When Ann Schlenner and her family visit their cabin in northern Minnesota, one of the first things she, her husband, Ryan, and their four children do is raise two flags on the flagpole that stands in their lakeside yard. One is the American flag; the other is the flag that bears the seal of the United Nations. Together, the flags symbolize the origins of their family—Americans born of many nations.
When Ann and Ryan were married in 2001, they knew they wanted to have children right away. After unsuccessful treatments for infertility, they were drawn to the idea of building their family through international adoption.
The Schlenners attended an informational meeting at Children’s Home with great expectations. Ann recalls their hearts were hurting to have children. “The presenters said everything we wanted to hear—that children were waiting,” said Ann. “We started the process the next day.”
It wasn’t long before Ann and Ryan were matched to a child living in a Russian orphanage. Ann and Ryan traveled to Russia to complete the adoption of their daughter, whom they named Gabriella. At 11 months old, she was malnourished and underweight but had no major medical issues, and today is what her mother describes as an active, somewhat shy, high-school senior.
Being a multicultural family has brought a deep richness and joy to our lives.” – Ann Schlenner
Knowing they wanted to continue to grow their family, the Schlenners pursued their next international adoption. “It’s a 24-hour flight from Russia to Minnesota,” said Ann. “We started filling out the paperwork on the airplane!” By the time they landed, they had papers ready to submit to Children’s Home.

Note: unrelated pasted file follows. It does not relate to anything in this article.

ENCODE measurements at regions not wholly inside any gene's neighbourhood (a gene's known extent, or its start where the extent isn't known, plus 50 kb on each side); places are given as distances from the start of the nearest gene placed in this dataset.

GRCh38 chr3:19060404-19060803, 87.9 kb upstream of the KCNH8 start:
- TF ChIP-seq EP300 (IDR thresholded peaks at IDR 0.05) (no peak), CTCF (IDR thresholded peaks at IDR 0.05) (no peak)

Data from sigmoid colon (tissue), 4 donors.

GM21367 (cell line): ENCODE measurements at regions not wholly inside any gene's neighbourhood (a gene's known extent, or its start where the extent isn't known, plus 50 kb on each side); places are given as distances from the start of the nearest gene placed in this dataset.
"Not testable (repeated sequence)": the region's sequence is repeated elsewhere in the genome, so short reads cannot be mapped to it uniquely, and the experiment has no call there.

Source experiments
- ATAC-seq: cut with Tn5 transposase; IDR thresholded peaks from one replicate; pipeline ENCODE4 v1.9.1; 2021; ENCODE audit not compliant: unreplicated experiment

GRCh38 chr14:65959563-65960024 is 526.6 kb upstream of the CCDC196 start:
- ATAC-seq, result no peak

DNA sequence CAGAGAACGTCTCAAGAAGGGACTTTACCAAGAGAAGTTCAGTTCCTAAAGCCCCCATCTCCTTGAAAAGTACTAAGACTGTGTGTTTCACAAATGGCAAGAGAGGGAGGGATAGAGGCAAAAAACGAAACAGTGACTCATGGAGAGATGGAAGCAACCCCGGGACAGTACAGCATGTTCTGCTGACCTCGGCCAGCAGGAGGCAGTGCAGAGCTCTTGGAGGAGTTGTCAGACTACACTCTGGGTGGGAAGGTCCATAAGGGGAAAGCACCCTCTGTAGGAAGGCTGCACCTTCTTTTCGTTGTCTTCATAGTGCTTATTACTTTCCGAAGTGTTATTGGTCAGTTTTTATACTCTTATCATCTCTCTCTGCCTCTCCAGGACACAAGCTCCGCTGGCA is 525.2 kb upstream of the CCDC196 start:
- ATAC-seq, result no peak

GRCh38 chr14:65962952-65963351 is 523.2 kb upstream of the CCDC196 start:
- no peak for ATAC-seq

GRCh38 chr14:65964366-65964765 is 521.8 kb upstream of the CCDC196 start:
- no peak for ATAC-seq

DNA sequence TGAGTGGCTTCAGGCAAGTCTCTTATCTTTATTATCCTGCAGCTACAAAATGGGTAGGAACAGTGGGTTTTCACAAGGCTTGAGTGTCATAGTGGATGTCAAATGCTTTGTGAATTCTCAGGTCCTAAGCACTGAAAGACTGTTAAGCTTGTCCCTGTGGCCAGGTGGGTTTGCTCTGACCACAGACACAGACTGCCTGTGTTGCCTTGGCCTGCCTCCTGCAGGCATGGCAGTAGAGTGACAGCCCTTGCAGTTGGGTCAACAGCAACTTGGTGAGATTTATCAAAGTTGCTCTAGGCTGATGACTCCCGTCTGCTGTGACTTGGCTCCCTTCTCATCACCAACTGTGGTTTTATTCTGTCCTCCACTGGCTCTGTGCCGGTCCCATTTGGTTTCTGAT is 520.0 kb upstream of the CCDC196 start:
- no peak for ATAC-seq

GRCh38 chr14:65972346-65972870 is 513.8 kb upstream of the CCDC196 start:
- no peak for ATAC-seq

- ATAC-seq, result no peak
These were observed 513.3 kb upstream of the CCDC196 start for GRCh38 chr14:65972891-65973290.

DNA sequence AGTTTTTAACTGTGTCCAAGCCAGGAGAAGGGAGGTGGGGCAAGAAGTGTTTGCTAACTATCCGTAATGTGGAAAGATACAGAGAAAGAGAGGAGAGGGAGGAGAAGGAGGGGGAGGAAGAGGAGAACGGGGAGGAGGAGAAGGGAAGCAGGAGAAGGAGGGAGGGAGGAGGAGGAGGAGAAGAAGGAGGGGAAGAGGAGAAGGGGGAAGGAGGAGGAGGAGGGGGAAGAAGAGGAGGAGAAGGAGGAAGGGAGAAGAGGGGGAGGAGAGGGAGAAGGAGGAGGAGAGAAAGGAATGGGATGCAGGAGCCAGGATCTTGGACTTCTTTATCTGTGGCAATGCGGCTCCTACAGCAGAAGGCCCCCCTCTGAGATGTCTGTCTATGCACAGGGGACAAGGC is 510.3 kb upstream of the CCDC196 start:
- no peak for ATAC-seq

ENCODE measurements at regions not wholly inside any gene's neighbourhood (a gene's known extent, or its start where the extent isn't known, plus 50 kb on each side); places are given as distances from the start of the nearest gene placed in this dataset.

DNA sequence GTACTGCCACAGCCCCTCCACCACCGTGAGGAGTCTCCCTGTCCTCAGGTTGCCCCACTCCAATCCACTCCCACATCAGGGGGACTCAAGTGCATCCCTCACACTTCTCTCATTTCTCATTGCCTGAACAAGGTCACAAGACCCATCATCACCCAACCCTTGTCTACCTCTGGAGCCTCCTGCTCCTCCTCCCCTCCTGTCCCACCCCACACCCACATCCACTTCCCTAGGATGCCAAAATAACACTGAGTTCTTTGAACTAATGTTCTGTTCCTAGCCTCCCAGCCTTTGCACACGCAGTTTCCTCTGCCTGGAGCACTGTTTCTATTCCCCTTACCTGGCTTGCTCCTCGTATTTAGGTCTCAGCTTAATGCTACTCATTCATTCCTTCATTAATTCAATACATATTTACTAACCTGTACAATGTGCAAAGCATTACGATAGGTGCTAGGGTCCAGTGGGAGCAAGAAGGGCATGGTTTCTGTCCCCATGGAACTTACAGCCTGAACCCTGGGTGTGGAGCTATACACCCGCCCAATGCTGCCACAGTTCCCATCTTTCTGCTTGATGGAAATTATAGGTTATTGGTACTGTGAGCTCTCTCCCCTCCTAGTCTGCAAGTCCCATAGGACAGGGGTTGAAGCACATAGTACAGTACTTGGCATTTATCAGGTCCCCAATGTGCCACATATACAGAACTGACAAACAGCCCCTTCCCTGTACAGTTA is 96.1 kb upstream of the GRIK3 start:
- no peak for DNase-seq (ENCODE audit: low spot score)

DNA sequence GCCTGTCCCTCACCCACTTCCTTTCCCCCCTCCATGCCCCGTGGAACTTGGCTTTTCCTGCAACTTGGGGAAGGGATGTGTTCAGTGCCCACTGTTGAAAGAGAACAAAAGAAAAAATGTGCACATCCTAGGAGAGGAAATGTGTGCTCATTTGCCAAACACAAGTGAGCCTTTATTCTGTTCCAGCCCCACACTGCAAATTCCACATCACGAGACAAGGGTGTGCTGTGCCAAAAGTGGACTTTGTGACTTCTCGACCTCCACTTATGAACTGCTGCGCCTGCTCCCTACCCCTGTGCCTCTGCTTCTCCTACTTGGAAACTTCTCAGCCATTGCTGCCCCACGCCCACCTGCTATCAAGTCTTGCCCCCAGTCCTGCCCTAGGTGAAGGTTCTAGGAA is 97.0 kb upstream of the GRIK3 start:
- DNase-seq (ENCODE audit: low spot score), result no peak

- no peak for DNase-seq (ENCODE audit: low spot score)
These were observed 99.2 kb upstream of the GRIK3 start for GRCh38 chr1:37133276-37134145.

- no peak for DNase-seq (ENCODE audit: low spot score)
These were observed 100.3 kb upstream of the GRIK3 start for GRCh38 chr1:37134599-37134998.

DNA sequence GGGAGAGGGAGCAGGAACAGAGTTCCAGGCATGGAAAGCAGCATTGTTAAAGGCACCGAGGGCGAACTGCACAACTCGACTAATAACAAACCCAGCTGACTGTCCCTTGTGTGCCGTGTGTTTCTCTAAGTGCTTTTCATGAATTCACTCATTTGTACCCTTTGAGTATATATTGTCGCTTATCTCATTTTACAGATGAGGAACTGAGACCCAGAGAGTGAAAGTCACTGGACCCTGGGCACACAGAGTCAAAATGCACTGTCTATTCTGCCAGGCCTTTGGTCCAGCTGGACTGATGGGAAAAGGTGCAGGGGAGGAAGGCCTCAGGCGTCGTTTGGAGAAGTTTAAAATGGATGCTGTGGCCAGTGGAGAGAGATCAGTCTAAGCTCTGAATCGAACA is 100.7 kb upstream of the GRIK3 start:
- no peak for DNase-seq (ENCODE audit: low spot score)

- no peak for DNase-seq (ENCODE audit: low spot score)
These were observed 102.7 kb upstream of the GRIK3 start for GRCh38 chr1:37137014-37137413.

About a year later, they welcomed 6-month-old Jocelyn from South Korea. She arrived at the airport escorted by Mrs. Hyun Sook Han. Mrs. Han described Jocelyn to her new parents as calm, cuddly and unphased by the commotion of long-distance travels, which Ann says is true to this day.
Room for More
Ann and Ryan reached out to Children’s Home again in 2007. One year later, Ann traveled to Ethiopia to meet 9-month-old Ahnya. She describes their first meeting as love at first sight. “She loved to sleep and eat, and she had the biggest brown eyes that could ever fit onto a face!”
Now a family of five, Ryan was happy with three kids, but Ann convinced him there was room for one more. They had long hoped to adopt a child from China. They were matched to a little boy who had multiple medical issues. The Schlenners named him Magnus and welcomed him to his new home in 2011 when he was 19 months old.
Today, he’s a loving, healthy, active boy. “He was ‘go-go-go’ from the moment we saw him, and nothing’s changed!” said Ann.
Ten years after adopting Magnus, the Schlenners say their family feels complete. Ann says she often notices the looks on people’s faces when they see the family together—Gabriella (18), Jocelyn (16), Ahnya (12), Magnus (11) and two parents, none of whom look like each other. Ann and Ryan have made it a point to help their children feel comfortable responding when people ask questions or treat them differently. “They know their birth stories, and these are their stories to tell.”